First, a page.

Chem Coach Carnival

This is National Chemistry Week, and in celebration chemists are being asked to join the Chem Coach Carnival, a series of blogs across the web about the varied and strange career paths we follow in chemistry.

This is a departure from what I intended this blog to be, but oh well. As Kurt Vonnegut used to say, it’s better than a sharp stick in the eye.

Current job: Associate Professor and Department Chair of Chemistry, Oklahoma City University.  We are a small liberal-arts university with a total enrollment of about 2300.

Standard work day: Teach between 2 and 6 hours per day (lectures and labs).  Most classes have around 20-25 students.  The rest of the time is spent preparing the next class, prepping or tearing down teaching labs, tutoring students, various and random administrative duties.  Occasionally I do a little research in chemical education, including mentoring undergraduates.

Education: B.A. in Chemistry (Rice), Ph.D. in Chemistry (U. C. Berkeley).  After grad school I taught for six-year at a charter high school that I helped found in my hometown of Oklahoma City, Harding Charter Prep.  I now refer to this as my “educational post-doc”.  I would never have been offered my current position without those six years of teaching experience, and the experience has been invaluable.

How chemistry informs my work: I spend most hours of most days trying to explain, or think of better ways to explain, chemistry to young people.  Teaching chemistry forces you (if you’re a good teacher) to immerse yourself in the ideas, concepts, models and thinking of chemistry.  For a few weeks a year I live and breathe reactions, both symbolically and at the atomic level.  Later I think almost non-stop about hydrogen bonding.  The more difficult the concept is, the harder you have to think about what the subject really means, then find a way to bring the students to the subject.

Anecdote: I once was a reader for the AP Chemistry exam, and had to sit for 8 days reading mostly incorrect essays about hydrogen bonding.  About 90% of the best high school students in the nation believed that hydrogen bonding way an intra-molecular force (“Ethanol has a bond between O and H.  That’s a really special, strong bond, called a hydrogen bond”).  At meals many of my fellow graders would say, in a very high-and-mighty tone, “Well, what I tell my students is…”.  Then I finally realized it doesn’t matter what you say. It matter what the students learn.  That principle has guided my teaching ever since.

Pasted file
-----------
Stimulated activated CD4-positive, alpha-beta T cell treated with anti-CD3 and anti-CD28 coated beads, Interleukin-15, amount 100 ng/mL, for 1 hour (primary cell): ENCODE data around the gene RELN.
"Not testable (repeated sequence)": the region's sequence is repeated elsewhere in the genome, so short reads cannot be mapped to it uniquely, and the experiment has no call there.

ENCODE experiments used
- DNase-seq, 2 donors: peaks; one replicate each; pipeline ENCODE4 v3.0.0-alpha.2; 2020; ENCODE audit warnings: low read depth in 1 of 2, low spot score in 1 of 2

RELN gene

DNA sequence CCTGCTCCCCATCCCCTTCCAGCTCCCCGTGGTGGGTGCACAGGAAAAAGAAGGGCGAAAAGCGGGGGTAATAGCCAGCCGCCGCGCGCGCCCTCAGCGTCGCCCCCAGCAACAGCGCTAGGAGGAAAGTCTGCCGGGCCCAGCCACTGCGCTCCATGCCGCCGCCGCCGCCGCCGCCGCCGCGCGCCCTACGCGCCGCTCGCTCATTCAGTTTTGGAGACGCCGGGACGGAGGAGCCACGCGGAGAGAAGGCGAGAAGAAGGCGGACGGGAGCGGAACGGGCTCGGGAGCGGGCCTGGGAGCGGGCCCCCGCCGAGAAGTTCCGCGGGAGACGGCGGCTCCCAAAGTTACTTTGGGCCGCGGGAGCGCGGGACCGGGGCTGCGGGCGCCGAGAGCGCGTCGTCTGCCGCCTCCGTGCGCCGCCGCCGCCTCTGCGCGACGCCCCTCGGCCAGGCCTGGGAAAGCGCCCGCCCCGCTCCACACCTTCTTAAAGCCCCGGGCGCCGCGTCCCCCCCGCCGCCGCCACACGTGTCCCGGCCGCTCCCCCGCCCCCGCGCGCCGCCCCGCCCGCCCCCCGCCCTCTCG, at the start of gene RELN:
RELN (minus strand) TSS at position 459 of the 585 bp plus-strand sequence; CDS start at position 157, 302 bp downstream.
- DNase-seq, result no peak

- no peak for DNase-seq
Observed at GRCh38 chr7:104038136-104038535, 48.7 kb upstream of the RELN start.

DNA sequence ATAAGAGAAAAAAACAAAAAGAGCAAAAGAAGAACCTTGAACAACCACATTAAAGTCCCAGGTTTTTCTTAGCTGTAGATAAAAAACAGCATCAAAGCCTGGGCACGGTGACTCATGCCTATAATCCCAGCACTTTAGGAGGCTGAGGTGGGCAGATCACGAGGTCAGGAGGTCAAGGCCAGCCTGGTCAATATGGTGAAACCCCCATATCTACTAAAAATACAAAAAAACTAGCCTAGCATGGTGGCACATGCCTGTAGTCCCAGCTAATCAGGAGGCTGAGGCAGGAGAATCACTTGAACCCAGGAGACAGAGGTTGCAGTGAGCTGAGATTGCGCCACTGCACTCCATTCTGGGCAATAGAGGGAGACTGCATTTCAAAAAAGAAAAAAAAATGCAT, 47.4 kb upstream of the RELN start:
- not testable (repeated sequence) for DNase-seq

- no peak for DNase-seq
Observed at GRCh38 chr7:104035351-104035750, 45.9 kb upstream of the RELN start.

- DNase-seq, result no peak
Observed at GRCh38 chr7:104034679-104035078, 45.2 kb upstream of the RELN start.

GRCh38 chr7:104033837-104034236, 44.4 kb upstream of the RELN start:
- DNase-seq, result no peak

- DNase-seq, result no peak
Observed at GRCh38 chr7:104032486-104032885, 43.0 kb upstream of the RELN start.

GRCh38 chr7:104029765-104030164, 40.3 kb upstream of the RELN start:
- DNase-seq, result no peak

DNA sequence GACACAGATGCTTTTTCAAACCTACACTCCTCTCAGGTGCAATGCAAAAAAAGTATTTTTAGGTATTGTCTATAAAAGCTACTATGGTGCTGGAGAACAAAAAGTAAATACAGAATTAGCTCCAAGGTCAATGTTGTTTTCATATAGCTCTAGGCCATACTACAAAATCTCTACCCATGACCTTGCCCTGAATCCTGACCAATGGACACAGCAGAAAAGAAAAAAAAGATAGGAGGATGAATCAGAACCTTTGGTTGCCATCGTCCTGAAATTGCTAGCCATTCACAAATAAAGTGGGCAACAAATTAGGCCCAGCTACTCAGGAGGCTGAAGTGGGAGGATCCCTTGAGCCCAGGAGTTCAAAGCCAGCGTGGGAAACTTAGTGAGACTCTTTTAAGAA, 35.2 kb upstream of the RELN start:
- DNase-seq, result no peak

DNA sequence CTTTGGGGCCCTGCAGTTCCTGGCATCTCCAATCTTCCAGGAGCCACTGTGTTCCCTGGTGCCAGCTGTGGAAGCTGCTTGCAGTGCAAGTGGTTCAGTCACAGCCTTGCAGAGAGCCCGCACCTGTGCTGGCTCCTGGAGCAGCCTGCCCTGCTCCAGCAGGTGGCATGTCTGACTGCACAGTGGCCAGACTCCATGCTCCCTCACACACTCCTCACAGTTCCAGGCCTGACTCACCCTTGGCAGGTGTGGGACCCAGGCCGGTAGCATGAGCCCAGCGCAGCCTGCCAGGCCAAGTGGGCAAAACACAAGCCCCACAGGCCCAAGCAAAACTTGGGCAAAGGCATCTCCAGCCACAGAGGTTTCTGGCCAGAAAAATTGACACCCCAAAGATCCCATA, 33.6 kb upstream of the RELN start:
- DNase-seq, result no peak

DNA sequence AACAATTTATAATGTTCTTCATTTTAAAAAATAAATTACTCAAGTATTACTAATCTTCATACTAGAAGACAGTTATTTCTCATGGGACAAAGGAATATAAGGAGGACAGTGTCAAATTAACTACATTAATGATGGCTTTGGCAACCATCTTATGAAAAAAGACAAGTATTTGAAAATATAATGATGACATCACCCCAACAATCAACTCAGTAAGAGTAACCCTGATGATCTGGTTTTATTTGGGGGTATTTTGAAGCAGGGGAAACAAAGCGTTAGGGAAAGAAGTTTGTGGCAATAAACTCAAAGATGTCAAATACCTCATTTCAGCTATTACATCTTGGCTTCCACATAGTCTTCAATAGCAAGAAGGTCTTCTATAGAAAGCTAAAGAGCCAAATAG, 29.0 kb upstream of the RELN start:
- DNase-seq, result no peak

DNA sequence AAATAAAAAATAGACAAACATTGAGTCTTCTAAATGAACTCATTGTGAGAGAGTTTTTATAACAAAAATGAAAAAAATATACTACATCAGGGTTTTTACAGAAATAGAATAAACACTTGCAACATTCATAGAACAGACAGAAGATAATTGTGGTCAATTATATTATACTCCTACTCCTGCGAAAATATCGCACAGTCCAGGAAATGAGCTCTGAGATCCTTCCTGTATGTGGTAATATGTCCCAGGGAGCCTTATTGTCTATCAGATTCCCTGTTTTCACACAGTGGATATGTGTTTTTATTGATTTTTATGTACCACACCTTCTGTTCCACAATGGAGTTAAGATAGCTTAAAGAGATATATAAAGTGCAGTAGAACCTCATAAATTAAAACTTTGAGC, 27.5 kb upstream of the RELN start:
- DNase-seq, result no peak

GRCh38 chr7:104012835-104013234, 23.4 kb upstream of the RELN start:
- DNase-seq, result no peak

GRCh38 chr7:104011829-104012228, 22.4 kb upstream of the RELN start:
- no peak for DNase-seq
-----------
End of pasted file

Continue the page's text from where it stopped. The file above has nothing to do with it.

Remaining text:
Best graffiti ever found on my chalkboard: “Dr. Prilliman: 1% man, 99% science!”

Faraday and the Simple Candle: An inspiration

In 1848, Michael Faraday delivered the Christmas Lectures at the Royal Society concerning “The Chemical History of a Candle”, later collected into a book of the same title (pdf, e-reader).  In these lectures Faraday explains chemistry by discussing just one simple, everyday object, a candle.  Explaining his choice of focus, Faraday says:

“There is not a law under which any part of this universe is governed which does not come into play, and is touched upon in these phenomena.  There is no better, there is no more open door by which you can enter into the study of natural philosophy, than by considering the physical phenomena of a candle.” (Lecture 1: Paragraph 1)

Faraday the man is interesting in his own right.  In an era when scientists were still wealthy gentleman he was a self-taught son of a blacksmith.  However though the clever design of experiments and clear insight into the concepts at work, Faraday produced ground-breaking work in chemistry and physics, particularly in the field of electricity and electrochemistry.  As such, Faraday is an on-going inspiration to me in my life as a chemist and a chemical educator.

In this blog I propose to follow in the Faraday’s tradition.  My intention is to write about the amazing chemistry that underlies our daily lives.  Chemistry is not something that takes place within a lab, it is an invisible but constant presence, both natural and man-made, and my goal is to elucidate that presence through these posts.  My hope is that this will be accessible to those who are just beginning their chemical training but still be interesting to those who already and proudly call themselves chemists.